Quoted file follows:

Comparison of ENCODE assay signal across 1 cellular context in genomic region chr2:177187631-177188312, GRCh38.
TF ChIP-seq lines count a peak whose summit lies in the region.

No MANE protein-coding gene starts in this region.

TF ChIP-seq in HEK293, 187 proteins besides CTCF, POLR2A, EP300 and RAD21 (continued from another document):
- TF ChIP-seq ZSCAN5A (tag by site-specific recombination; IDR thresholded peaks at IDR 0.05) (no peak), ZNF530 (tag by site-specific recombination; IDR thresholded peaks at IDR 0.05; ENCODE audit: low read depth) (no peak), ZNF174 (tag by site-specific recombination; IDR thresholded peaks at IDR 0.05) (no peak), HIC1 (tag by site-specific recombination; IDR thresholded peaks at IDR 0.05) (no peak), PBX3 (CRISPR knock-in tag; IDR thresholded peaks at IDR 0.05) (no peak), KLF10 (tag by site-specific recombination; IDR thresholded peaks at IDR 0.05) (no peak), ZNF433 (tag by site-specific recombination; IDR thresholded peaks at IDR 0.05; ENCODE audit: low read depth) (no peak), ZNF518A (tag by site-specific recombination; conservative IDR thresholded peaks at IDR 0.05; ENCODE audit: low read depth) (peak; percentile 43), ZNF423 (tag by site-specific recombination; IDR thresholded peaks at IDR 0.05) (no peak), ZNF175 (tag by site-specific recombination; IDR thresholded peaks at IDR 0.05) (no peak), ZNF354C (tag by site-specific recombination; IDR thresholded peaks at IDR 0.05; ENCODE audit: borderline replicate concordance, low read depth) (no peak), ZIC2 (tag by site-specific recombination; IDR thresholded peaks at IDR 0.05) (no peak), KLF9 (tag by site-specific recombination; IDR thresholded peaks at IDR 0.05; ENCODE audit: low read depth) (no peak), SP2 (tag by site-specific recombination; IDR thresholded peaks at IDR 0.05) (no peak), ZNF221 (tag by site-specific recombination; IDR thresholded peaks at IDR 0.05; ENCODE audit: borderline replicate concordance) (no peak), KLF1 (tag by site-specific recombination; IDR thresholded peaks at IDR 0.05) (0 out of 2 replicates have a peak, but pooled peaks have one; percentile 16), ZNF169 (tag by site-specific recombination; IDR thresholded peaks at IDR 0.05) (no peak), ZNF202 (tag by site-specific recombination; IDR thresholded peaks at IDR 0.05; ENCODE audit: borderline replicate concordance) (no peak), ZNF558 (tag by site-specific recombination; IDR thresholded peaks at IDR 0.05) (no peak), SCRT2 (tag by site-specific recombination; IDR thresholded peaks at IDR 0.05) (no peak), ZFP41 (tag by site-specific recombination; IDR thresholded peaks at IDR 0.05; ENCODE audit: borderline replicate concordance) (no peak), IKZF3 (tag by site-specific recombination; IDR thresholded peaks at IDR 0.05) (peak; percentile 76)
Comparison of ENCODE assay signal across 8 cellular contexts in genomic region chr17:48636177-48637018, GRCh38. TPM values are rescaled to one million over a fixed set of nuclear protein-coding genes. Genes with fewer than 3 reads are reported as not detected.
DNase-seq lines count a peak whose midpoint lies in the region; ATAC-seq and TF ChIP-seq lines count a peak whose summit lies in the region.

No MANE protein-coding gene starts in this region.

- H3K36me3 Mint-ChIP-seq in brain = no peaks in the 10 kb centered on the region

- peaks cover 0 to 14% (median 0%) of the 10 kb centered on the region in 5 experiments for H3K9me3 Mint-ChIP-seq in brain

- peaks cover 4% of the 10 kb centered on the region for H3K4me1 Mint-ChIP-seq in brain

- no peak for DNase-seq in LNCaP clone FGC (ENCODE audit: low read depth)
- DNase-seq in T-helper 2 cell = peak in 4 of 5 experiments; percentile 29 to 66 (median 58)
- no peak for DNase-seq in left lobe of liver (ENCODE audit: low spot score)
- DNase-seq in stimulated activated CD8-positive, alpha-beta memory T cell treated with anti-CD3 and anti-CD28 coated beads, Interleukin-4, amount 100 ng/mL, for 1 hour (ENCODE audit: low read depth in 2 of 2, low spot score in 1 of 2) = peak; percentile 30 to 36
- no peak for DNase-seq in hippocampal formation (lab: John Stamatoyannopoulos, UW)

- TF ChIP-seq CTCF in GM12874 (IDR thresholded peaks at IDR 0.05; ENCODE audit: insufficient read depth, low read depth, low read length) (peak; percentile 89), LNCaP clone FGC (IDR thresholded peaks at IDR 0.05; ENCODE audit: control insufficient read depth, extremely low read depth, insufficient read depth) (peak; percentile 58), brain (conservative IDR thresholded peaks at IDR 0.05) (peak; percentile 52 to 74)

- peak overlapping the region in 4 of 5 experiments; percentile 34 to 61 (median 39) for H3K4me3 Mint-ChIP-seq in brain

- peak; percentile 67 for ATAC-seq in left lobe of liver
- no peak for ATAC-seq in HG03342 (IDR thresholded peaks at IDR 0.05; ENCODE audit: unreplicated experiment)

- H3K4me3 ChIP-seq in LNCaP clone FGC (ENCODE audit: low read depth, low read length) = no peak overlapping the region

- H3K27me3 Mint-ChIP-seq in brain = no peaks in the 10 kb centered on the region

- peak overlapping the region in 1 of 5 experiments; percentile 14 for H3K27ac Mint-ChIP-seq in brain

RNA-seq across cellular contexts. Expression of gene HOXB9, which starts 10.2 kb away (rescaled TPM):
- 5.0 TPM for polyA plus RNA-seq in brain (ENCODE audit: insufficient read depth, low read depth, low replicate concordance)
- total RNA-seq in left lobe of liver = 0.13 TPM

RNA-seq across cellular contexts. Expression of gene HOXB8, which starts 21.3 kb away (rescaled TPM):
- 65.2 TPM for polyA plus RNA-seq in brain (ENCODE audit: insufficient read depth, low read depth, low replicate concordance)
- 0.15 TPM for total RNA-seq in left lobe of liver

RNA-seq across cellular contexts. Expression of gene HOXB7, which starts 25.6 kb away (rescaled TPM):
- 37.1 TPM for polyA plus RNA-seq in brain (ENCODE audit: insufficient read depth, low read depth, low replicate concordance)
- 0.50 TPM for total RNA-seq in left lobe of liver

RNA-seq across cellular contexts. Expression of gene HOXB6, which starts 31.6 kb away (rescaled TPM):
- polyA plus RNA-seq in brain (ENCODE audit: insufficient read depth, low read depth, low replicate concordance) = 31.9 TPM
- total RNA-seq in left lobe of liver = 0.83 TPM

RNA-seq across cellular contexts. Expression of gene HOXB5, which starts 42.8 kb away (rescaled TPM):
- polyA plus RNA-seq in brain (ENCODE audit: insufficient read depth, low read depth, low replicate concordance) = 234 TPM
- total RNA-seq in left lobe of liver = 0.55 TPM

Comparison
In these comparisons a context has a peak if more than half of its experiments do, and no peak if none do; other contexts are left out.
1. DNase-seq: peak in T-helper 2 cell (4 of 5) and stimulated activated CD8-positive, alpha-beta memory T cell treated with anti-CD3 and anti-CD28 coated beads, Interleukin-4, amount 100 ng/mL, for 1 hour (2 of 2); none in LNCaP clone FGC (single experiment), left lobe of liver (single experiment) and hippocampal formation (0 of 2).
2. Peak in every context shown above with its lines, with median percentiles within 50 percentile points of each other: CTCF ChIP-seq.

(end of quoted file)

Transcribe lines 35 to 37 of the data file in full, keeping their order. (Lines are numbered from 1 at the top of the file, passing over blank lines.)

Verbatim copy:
- total RNA-seq in left lobe of liver = 0.83 TPM

RNA-seq across cellular contexts. Expression of gene HOXB5, which starts 42.8 kb away (rescaled TPM):
- polyA plus RNA-seq in brain (ENCODE audit: insufficient read depth, low read depth, low replicate concordance) = 234 TPM